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Trump chief of staff Mick Mulvaney told Republican donors any recession will be ‘moderate and short’

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President Donald Trump has spent the last week claiming that any talk of a recession is a conspiracy theory by the media and part of a leftist coup against him.

The message didn’t seem to get to his chief of staff Mick Mulvaney, who told Republican donors this week that the recession will be a quick one.

Politico reported the comments Tuesday, saying that it was part of a Jackson, Wyoming fundraiser with White House aides Ivanka Trump and Jared Kushner, who are supposed to be “camping” with their family, according to her Instagram channel.

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“At a fundraising luncheon this week in Jackson, Wyo., headlined by Jared Kushner and Ivanka Trump, acting White House chief of staff Mick Mulvaney acknowledged the risks to the GOP elite behind closed doors,” Politico reported. “If the U.S. hypothetically were to face a recession it would be “moderate and short,” Mulvaney told roughly 50 donors, according to an attendee.”

White House officials are already searching for solutions to a recession that Trump is claiming will never manifest. They’re pondering a payroll tax cut and a cut to the corporate tax rate as a potential fix to the recession. However, if the president says that there’s no recession, it’s unclear how there can be a fix to it.

The fundraiser was part of an effort by former Vice President Dick Cheney, who should have known that it is a violation of the Hatch Act to have White House staffers fundraising.

That puts three White House staffers at the event violating the law. There are currently no consequences for violating the Hatch Act, however, as Kellyanne Conway found out earlier this year. When she violated the law multiple times, it was recommended by ethics officials that she be fired. President Donald Trump couldn’t possibly have cared less. He likely won’t care about these three staffers breaking the law either.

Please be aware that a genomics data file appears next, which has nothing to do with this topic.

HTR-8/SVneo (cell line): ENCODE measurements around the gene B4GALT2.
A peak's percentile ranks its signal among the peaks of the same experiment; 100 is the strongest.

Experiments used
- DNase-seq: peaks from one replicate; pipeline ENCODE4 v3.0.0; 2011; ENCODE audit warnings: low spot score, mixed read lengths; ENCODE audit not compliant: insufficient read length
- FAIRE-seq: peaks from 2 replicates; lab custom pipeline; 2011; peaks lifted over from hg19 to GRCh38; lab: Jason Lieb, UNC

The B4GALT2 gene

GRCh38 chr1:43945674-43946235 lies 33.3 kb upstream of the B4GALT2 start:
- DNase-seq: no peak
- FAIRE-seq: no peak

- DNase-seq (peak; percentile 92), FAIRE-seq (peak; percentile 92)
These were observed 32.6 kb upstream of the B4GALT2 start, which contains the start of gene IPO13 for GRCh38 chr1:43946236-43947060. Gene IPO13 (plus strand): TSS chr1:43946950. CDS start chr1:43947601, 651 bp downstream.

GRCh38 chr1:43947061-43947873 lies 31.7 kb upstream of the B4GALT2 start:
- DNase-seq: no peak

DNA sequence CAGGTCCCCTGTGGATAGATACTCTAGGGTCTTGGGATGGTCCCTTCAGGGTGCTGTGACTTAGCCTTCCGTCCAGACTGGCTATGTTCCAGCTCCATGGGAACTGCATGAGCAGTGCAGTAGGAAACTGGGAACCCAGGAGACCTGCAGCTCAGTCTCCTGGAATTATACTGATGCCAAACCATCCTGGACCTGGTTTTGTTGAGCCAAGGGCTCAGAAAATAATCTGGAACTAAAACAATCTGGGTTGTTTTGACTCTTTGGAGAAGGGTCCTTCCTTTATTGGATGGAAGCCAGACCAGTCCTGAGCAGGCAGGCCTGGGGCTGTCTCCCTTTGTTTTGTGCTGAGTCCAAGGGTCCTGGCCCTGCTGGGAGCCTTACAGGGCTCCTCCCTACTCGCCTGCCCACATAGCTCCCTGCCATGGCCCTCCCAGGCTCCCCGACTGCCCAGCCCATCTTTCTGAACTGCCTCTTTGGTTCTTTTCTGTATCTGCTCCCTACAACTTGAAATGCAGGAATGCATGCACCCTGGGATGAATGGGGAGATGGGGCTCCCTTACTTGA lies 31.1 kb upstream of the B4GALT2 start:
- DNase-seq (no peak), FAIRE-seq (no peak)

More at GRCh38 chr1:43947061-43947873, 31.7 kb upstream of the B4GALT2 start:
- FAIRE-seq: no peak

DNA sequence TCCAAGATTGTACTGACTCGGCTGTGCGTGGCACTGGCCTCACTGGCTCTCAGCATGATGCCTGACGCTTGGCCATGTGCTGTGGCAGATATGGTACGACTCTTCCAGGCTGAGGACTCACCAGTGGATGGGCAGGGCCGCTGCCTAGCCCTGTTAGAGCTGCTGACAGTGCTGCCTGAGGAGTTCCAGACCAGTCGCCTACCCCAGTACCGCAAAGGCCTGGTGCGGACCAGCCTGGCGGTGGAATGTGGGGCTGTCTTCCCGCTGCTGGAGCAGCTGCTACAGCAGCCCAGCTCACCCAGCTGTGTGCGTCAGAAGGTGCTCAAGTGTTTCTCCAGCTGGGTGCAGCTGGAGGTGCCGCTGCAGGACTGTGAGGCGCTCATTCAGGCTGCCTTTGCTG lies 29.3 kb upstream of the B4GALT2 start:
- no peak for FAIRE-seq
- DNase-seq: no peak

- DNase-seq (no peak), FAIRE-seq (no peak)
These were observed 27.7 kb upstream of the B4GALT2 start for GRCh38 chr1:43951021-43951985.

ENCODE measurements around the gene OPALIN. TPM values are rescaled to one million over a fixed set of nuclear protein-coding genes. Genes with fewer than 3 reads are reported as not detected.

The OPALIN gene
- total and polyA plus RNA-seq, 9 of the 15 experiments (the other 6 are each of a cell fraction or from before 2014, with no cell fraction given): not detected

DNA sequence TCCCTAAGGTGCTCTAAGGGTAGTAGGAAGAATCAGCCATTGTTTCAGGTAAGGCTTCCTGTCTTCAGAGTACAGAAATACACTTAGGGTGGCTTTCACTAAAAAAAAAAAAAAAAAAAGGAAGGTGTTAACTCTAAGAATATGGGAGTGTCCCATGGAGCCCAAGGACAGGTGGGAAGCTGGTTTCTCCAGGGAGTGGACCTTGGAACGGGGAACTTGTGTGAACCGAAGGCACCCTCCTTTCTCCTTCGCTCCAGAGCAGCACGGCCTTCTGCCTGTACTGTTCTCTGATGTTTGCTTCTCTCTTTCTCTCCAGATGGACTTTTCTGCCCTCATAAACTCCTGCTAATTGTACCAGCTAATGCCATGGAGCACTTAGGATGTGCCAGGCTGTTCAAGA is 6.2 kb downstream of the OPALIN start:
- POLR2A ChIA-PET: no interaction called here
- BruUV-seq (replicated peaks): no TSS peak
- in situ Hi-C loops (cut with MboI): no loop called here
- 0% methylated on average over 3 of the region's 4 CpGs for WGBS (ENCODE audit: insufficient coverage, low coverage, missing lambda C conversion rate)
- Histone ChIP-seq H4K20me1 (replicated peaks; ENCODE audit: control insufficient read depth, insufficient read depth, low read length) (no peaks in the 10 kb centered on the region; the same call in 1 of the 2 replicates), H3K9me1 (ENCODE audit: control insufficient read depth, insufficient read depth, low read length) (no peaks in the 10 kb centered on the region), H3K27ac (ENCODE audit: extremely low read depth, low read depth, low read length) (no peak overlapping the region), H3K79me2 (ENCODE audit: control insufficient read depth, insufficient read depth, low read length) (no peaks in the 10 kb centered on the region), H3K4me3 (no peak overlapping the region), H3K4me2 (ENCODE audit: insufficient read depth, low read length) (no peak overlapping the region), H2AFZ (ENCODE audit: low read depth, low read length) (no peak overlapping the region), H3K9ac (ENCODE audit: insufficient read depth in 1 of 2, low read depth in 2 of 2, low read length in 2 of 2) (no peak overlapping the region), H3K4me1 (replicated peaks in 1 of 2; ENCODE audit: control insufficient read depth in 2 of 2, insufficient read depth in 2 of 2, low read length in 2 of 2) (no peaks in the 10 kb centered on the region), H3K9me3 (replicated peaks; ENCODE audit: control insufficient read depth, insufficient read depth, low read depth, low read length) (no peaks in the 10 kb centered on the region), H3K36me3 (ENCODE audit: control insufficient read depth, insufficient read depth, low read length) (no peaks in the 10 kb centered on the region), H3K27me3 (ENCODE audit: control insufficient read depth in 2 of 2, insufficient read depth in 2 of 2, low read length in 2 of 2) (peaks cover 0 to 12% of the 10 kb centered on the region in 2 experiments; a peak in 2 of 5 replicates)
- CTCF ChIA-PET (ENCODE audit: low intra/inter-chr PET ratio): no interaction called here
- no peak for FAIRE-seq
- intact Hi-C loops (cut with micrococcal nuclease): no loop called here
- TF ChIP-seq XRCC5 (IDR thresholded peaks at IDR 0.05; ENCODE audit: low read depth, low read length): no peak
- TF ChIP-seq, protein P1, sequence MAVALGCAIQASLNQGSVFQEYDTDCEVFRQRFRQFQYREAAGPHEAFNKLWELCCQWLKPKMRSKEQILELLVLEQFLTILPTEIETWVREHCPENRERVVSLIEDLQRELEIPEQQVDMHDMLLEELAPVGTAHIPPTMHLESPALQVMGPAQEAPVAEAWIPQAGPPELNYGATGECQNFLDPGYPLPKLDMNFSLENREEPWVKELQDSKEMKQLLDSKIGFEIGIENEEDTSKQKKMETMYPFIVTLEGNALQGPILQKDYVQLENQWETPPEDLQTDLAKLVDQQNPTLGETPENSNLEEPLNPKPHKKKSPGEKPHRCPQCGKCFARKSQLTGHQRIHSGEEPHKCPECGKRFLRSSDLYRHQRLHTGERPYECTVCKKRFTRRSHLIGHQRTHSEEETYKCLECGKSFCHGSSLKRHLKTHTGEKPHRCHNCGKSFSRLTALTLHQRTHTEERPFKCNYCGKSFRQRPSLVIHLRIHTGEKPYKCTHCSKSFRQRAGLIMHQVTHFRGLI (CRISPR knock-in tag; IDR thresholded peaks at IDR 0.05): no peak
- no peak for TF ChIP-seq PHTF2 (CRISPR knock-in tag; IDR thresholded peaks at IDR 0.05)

Read the full report from Politico.

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‘Disease fanboy’: Internet slams NBC conservative for ‘rooting for pandemic’ to distract from Trump impeachment trial

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Hugh Hewitt is once again under fire, this time for almost appearing to be glad a deadly SARS-related virus has been diagnosed in a patient in Washington state – saying additional diagnoses will take the focus away from the Senate's historic impeachment trial. Hewitt is a conservative Washington Post columnist, radio host, MSNBC and NBC contributor, and law professor who went from being a "Never-Trumper" to all-in for President Donald Trump.

"People care much more for their health than theater," said Hewitt via Twitter, referring to Trump's impeachment trial. The SARS-related virus, known as the Wuhan coronavirus, is named for an area of China where it was first found. It "has infected more than 300 people and killed six in an outbreak that has struck China, Thailand, South Korea, Japan and now the US," CNN reports.

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Trump pushed for a sweetheart tax deal on his first hotel — it’s cost NYC $410,068,399 and counting

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In 1975, New York City was run-down and on the verge of bankruptcy. Twenty-nine-year-old Donald Trump saw an opportunity. He wanted to acquire and redevelop the dilapidated Commodore Hotel in midtown Manhattan next to Grand Central Terminal.

Trump had bragged to the executive controlling the sale that he could use his political connections to get tax breaks for the deal.

The executive was skeptical. But the next day, the executive was invited into Trump’s limousine, which ushered him to City Hall. There, he met with Donald’s father Fred and Mayor Abe Beame, to whom the Trumps had given lavishly.

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Mitch McConnell’s impeachment rules pass by 53-47 vote — here’s what happens next in Trump’s senate trial

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The US Senate voted along party lines on Tuesday to set the rules for President Donald Trump's historic impeachment trial.

By a 53 to 47 vote, the Republican-controlled Senate approved an "organizing resolution" for the trial proposed by Republican Senate Majority Leader Mitch McConnell.

Before approving the rules, the Senate voted down several amendments proposed by Democrats seeking to subpoena witnesses and documents from the White House and State Department.

These are the next phases in Trump's impeachment trial, just the third of a president in US history:

- Opening arguments -

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